Melissa and I are spending July traveling along the coasts of northern California and Oregon, en route from San Francisco to Seattle. When we look at the national news, we see headlines about the extreme heat waves and forest fires that are plaguing parts of the Pacific Northwest.
In case anyone is worried about us, the places we’re visiting are far away from those threats. The Pacific coast in this part of the country is its own unique ecosystem with its own climate. During our time here, the weather has been cool, windy, partly cloudy, and sometimes drizzly (from clouds of fog rather than from rain). Daytime highs this time of year rarely top 65 degrees F, and nighttime lows stay in the mid-50s. The only other place we’ve experienced those temperatures in July was Denmark, where people sat in outdoor cafes in Copenhagen in high summer wearing scarves and warmed by heat lamps.
The difference between the weather on the northern California and Oregon coasts and the weather even a few miles inland is enormous. As we drove north out of San Francisco on Highway 101, the road turned inland. When we stopped for lunch in the cute town of Petaluma, about 25 miles from the coast, the temperature was 98 degrees. That was hot, though with only 24 percent humidity, it felt more tolerable than 98 degrees in humid Washington, DC, or tropical Southeast Asia. Three hours later, when we reached our destination in the coastal town of Fort Bragg, the temperature was in the 50s!
The ocean has so much effect on the local weather that conditions can shift from dense fog to bright sun, and from cool to hot, in the space of a few miles. I always thought of fog as something that rises up from the ground and hangs over streams and low-lying areas. In San Francisco in the summer, it’s the exact opposite. Fog is a great wall of cloud extending in from the sea. Often, you can see it from miles away as you drive toward the city under sunny skies. The fog settles on the city’s many hilltops and creeps downward, swallowing the view, like clouds on a mountain pass.
Apparently, in the summer, the layer of moist cloud that hangs over the open ocean (caused by evaporation) gets pulled onshore by the difference in temperature and pressure between the coast and the hot central part of California (the Central Valley). San Francisco, which is surrounded on three sides by the ocean and San Francisco Bay, is especially susceptible to summer fog. But we’ve experienced it farther north, too.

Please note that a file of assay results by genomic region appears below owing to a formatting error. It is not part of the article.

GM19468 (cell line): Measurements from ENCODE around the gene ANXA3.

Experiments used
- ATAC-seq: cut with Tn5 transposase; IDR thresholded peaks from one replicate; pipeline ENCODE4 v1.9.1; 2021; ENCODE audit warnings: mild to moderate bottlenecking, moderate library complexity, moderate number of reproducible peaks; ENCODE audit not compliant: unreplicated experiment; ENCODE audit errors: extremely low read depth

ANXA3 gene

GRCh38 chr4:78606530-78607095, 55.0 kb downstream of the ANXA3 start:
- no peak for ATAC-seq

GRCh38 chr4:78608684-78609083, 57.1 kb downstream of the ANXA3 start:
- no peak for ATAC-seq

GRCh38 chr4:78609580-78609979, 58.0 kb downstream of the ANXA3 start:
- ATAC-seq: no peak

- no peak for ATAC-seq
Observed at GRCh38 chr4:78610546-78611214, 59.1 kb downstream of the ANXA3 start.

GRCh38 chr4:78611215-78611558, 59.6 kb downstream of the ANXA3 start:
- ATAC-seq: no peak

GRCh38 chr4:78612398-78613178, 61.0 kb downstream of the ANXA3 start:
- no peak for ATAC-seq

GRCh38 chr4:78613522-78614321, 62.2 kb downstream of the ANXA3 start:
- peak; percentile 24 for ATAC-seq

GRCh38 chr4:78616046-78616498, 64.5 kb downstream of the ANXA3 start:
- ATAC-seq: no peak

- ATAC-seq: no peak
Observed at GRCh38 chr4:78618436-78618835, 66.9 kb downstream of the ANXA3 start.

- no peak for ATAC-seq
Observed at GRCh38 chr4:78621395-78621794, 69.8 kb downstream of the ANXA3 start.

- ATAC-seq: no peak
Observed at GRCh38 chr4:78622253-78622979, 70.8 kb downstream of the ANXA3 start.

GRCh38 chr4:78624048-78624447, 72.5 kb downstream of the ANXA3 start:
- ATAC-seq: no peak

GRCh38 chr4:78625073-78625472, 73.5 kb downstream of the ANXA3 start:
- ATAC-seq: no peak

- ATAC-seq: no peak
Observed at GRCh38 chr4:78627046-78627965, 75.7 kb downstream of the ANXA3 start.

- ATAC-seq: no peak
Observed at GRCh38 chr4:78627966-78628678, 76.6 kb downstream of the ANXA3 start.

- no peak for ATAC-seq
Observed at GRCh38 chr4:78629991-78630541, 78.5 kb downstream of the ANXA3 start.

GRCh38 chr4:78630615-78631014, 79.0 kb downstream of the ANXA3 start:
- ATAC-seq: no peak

In Ferndale, CA, a little farming town a few miles from the coast, a layer of low cloud hangs over the town like a giant bubble for most of June. (Local people call it the June gloom.) This year, it was still going strong when we stayed there a few days ago. The woman we rented a room from was thoroughly tired of not seeing the sun all day and having to put on a coat to walk to the post office. Though she did say that if she wanted some sunshine, she could just drive 10 miles to the east.
We’ve also encountered coastal fog in Oregon, though usually it burns off in a few hours. Sometimes it hugs the beaches and sometimes only the high headlands. (The photo at the top of this page was taken on Yaquina Head about halfway up the Oregon coast.)
During the summer, northern California and Oregon can go weeks or months at a time with almost no measurable rain. But here on the coast, damp from the frequent fog offers some protection against the wildfires that flourish in the dry conditions inland. (It also helps plants survive the lack of rain.) Forest fires do occur on the coast, but they’re far less common than they are farther inland. Right now, there are no fires on our route north (God willing, it will stay that way).
There’s not much warm weather in the forecast either. The next time we’re here in the summer, we’re going to pack fewer sandals and capris and more long pants.